How Do You Solve Indicated Variables In Math? It's In A High School Class And I Have No Clue.

6 Answers

Anonymous Profile
Anonymous answered
2x2 - 4xy + 3y2 = 1, for x
Oddman Profile
Oddman answered
Suppose you have a linear equation in x and y, 3x - 2y = 6, and you are asked to solve for "the indicated variable." Somewhere, there will be an indication as to whether you are to solve for x or for y. Let's say the indicated variable is y, so we want to solve this equation for y.

In general, we want to "undo" what has been "done" to y. We see that y has been multiplied by -2, and that 3x has been added. We reverse these steps like this:
3x - 2y = 6
(3x - 3x) - 2y = 6 - 3x    (we have subtracted 3x from both sides. This leaves the y term by itself after we finish the math: 3x-3x=0, so we can drop it.)
-2y = 6 - 3x    (the simpler form of the previous equation)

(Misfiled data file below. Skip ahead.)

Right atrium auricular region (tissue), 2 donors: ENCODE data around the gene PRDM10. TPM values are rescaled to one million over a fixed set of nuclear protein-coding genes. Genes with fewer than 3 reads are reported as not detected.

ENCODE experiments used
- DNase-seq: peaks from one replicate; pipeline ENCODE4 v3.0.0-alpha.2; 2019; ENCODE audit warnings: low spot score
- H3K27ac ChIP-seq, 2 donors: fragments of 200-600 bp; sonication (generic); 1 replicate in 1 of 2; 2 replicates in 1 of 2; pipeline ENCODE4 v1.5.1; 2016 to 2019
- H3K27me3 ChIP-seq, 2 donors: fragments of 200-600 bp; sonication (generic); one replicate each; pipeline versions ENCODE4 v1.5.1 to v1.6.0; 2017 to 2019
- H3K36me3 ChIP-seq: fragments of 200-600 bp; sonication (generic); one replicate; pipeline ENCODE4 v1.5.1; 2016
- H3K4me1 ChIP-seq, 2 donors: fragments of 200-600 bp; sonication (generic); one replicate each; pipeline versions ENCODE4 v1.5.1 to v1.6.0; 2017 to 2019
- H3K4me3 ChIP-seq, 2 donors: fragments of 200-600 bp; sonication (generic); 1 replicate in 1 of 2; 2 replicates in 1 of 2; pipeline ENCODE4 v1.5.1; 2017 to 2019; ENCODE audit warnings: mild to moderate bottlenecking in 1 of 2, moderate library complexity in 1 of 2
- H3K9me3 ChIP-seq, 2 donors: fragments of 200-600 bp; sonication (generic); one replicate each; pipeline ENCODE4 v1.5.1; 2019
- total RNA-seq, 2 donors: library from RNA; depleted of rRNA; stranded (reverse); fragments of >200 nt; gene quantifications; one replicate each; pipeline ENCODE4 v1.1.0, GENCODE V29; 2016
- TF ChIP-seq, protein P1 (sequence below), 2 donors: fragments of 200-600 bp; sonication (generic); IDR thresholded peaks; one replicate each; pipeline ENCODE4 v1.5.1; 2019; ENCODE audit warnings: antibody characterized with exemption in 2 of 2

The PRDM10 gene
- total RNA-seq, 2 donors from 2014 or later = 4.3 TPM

y = (6 - 3x)/(-2) = (6/-2) - (3x/-2)    (we divide both sides by -2)
y = -3 + (3/2)x    (carrying out the arithmetic, taking care to pay attention to signs)

This equation y = -3 + (3/2)x is the original equation solved for y. We could have solved for x. The steps would be similar, but not identical.

Here's your clue:
1) undo what has been done to the variable of interest
2) keep the "=" sacred: Whatever you do on one side of it must also be done on the other side of it
3) pay attention to signs.

Anonymous Profile
Anonymous answered
1/2 gt to the power of 2, for g

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